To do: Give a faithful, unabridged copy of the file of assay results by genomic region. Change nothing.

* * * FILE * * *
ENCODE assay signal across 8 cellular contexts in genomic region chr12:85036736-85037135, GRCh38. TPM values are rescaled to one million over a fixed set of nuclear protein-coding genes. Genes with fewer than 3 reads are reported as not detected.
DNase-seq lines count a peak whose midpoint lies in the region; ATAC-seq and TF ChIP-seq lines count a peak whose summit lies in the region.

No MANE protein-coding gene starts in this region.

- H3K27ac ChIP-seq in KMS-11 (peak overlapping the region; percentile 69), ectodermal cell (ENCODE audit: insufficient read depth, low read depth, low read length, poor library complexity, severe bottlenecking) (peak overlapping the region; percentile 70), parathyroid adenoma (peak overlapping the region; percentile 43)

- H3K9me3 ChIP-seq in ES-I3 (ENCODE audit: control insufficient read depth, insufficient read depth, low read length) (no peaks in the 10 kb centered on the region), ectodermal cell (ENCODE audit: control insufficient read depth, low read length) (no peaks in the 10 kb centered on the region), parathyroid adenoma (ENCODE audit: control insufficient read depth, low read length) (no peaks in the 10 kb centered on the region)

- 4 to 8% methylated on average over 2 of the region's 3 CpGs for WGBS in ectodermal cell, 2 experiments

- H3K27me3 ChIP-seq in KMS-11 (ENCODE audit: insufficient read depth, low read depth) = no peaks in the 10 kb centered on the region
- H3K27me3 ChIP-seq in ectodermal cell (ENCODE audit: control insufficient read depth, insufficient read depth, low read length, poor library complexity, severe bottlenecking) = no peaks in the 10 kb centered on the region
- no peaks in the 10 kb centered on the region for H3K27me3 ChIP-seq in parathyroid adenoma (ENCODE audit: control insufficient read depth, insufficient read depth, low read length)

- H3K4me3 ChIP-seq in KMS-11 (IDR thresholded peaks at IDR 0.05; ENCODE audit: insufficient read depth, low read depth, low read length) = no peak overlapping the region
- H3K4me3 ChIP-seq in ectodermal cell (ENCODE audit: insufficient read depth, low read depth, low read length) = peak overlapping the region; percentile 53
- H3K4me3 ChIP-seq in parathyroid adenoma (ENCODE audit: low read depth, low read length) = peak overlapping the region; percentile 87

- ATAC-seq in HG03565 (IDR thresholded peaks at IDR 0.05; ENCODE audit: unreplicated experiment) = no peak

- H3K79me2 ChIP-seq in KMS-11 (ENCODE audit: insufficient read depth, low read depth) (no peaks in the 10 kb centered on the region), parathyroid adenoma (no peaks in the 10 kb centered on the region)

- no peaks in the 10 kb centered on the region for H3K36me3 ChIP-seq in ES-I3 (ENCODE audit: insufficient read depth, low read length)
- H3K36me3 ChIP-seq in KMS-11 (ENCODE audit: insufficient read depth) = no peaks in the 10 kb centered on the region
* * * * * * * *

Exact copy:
ENCODE assay signal across 8 cellular contexts in genomic region chr12:85036736-85037135, GRCh38. TPM values are rescaled to one million over a fixed set of nuclear protein-coding genes. Genes with fewer than 3 reads are reported as not detected.
DNase-seq lines count a peak whose midpoint lies in the region; ATAC-seq and TF ChIP-seq lines count a peak whose summit lies in the region.

No MANE protein-coding gene starts in this region.

- H3K27ac ChIP-seq in KMS-11 (peak overlapping the region; percentile 69), ectodermal cell (ENCODE audit: insufficient read depth, low read depth, low read length, poor library complexity, severe bottlenecking) (peak overlapping the region; percentile 70), parathyroid adenoma (peak overlapping the region; percentile 43)

- H3K9me3 ChIP-seq in ES-I3 (ENCODE audit: control insufficient read depth, insufficient read depth, low read length) (no peaks in the 10 kb centered on the region), ectodermal cell (ENCODE audit: control insufficient read depth, low read length) (no peaks in the 10 kb centered on the region), parathyroid adenoma (ENCODE audit: control insufficient read depth, low read length) (no peaks in the 10 kb centered on the region)

- 4 to 8% methylated on average over 2 of the region's 3 CpGs for WGBS in ectodermal cell, 2 experiments

- H3K27me3 ChIP-seq in KMS-11 (ENCODE audit: insufficient read depth, low read depth) = no peaks in the 10 kb centered on the region
- H3K27me3 ChIP-seq in ectodermal cell (ENCODE audit: control insufficient read depth, insufficient read depth, low read length, poor library complexity, severe bottlenecking) = no peaks in the 10 kb centered on the region
- no peaks in the 10 kb centered on the region for H3K27me3 ChIP-seq in parathyroid adenoma (ENCODE audit: control insufficient read depth, insufficient read depth, low read length)

- H3K4me3 ChIP-seq in KMS-11 (IDR thresholded peaks at IDR 0.05; ENCODE audit: insufficient read depth, low read depth, low read length) = no peak overlapping the region
- H3K4me3 ChIP-seq in ectodermal cell (ENCODE audit: insufficient read depth, low read depth, low read length) = peak overlapping the region; percentile 53
- H3K4me3 ChIP-seq in parathyroid adenoma (ENCODE audit: low read depth, low read length) = peak overlapping the region; percentile 87

- ATAC-seq in HG03565 (IDR thresholded peaks at IDR 0.05; ENCODE audit: unreplicated experiment) = no peak

- H3K79me2 ChIP-seq in KMS-11 (ENCODE audit: insufficient read depth, low read depth) (no peaks in the 10 kb centered on the region), parathyroid adenoma (no peaks in the 10 kb centered on the region)

- no peaks in the 10 kb centered on the region for H3K36me3 ChIP-seq in ES-I3 (ENCODE audit: insufficient read depth, low read length)
- H3K36me3 ChIP-seq in KMS-11 (ENCODE audit: insufficient read depth) = no peaks in the 10 kb centered on the region